Now let's look at your code and your questions:

Type
 pMsgRec = ^msgRec;
 msgRec = record

You should follow the common naming conventions, that is name types with a capital leading "T" like "TMsgRec" and pointer types with a leading "P" like "PMsgRec".

msg:pMsgRec;
messages : TStringList;

for i:= 0 to 4 do
begin
  // until now the variable "msg" is not initialized
  // that means, it contains a random value
  // in other words: it points to a random memory block
  // if you now would access this random memory block
  // you would either overwrite important data or
  // access a protected block, resulting in an access violation
  // the question is: What do you want to do?
  // the answer: You want to fill a new TMsgRec record
  // so you first have to reserve a memory block for a new record
  New(msg);

  // okay, "New" allocated a memory block in the correct size
  // a pointer to this new memory block is stored in "msg"
  // now we can fill this memory block
  // I prefer the "pointer^.element" syntax
  // because this shows, we're dealing with a pointer
  // which points to an allocated record
  strcopy(msg^.msgID,'Some info');
  msg^.msgType := 'NEW';

  // now we add the start address of the allocated memory block to our list
  // as I said before, the connection between the pointer
  // variable and the memory block itself it lose
  messages.add(msg);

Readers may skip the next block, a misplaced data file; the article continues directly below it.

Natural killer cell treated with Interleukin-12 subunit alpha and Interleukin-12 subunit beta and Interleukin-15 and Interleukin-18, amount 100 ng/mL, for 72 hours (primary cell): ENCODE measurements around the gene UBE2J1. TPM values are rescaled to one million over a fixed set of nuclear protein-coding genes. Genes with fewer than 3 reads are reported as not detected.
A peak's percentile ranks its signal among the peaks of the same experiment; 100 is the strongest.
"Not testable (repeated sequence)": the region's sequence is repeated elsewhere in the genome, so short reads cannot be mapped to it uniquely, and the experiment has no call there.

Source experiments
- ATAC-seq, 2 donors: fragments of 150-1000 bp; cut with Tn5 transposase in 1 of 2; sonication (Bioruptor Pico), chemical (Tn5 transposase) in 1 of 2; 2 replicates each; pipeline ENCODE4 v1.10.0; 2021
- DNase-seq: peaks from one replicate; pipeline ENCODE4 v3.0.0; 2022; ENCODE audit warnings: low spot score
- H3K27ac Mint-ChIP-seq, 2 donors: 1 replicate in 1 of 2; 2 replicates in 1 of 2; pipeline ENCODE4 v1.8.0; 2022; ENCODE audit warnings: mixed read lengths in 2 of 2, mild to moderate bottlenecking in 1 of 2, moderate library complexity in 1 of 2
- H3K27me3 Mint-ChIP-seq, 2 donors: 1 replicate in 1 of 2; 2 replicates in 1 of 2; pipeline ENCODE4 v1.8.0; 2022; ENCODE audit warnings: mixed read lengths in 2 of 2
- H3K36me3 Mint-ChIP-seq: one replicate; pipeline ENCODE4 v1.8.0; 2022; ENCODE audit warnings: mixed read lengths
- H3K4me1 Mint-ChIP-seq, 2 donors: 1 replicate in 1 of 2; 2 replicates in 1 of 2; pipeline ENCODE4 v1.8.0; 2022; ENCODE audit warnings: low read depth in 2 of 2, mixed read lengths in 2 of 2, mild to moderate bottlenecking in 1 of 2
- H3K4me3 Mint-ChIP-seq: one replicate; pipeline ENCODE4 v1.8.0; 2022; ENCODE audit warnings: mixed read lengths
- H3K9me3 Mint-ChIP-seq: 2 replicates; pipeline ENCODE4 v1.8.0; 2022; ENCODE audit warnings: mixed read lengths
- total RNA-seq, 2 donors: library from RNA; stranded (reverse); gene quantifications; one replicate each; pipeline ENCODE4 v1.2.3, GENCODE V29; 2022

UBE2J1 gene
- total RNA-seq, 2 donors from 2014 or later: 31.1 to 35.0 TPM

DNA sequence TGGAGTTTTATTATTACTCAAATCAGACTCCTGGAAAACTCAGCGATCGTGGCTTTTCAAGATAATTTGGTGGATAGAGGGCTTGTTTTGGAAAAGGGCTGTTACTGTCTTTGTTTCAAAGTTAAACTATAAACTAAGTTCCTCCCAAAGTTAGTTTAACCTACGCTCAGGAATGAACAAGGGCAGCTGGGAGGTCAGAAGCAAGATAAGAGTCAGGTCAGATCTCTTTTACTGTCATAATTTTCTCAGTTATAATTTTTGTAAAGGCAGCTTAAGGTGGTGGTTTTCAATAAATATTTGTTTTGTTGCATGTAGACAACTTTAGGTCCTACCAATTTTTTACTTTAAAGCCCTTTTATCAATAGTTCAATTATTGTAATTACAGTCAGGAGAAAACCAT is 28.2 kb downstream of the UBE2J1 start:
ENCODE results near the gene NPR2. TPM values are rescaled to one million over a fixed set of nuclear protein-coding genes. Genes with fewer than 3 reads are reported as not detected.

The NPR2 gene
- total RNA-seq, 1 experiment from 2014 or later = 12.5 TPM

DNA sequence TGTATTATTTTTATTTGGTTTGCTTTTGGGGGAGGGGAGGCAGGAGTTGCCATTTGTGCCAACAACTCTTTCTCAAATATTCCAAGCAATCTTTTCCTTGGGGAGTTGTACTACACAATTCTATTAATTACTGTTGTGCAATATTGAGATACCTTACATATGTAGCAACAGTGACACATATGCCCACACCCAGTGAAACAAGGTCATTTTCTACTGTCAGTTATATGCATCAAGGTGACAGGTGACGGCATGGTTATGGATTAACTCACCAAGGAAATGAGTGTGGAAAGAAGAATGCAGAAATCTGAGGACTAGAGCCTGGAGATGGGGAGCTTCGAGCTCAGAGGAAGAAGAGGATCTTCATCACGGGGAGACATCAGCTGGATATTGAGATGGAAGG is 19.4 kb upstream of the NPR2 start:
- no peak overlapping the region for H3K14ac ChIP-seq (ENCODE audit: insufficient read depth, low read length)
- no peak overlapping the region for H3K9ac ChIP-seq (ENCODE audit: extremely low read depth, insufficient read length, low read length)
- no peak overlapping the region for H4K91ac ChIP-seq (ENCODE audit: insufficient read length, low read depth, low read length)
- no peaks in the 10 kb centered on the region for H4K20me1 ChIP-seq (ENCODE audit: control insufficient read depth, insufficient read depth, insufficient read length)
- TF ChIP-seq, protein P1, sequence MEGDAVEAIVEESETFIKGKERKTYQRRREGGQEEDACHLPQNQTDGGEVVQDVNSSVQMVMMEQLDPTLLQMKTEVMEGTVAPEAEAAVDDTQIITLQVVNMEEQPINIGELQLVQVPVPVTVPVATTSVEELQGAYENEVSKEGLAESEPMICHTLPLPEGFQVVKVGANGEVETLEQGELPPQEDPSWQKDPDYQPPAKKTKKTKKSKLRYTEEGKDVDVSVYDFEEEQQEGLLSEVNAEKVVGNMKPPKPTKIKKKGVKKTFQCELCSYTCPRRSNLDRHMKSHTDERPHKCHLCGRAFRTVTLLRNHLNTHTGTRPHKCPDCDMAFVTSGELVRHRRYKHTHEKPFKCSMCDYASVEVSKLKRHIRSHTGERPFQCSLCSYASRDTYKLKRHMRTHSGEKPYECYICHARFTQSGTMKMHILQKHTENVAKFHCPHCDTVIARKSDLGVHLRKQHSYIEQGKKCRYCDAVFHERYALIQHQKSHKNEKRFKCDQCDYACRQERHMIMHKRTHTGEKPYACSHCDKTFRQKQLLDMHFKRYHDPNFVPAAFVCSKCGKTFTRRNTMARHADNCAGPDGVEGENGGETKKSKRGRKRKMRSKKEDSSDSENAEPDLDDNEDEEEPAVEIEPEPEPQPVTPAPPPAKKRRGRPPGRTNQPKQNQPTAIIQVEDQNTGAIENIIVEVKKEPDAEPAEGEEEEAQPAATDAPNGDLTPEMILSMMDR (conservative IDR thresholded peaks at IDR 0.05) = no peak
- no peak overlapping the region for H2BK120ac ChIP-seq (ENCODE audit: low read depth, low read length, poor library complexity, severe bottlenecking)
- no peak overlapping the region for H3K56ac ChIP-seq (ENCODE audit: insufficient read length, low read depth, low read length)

// DO NOT CALL Dispose HERE! Dispose would release the memory block
  // but we still need the memory block!
end;

for i:= 0 to messages.count-1 do
begin
  // only for explanation: the following line just
  // takes a start address from the list and stores it
  // into a local pointer variable
  // we deal only with 4 byte ordinal addresses here
  // this has not really much to do with the record itself, yet
  msg := messages.item(i);  

  // you can do "msg := nil" here, that is clear the local variable
  // but it doesn't make much sense, it's just a 4 byte ordinal address
  // as was said before, the connection between the pointer and the record is lose
end;

What you did not do yet is free the records again. When you don't need the whole list anymore you should do something like this:

for i := 0 to messages.count - 1 do begin
  msg := messages[i];
  Dispose(msg);
end;
messages.Free;

>> 1.  after insertion into the tlist I have a list of pointers. Where does the actual record exist? (I assume it exists since I used New()).

I hope I explained that in the big text above.

>> 2. If I dispose(msg) does the item placed in the list no longer point to a memory location?

It still points to a memory location, but the memory location is not marked as "in use" anymore. That can end up in that another portion of your program reuses this memory block or it can end up in that the memory block gets protected again. In that case any access to it would produce an access violation.

>> 3. When reading it out do I need to set it to nil before getting the next record out of the list?

Clearing a local 4 address ordinal variable has no effect on the memory block. Why should it?

>> 4. Why use pointers at all. Can't I just fill the TList with records?

TList only supports pointers (that is 4 byte address ordinal variables). If you have D4-6, you might want to look at dynamic arrays, which is something like a list of records. In that case you don't have much to do with pointers anymore. (Well, internally dynamic arrays are again realized by pointers, but Delphi hides that from you as good as possible).

Regards, Madshi.

P.S: Wow, a lot of writing for 75 points...   :-/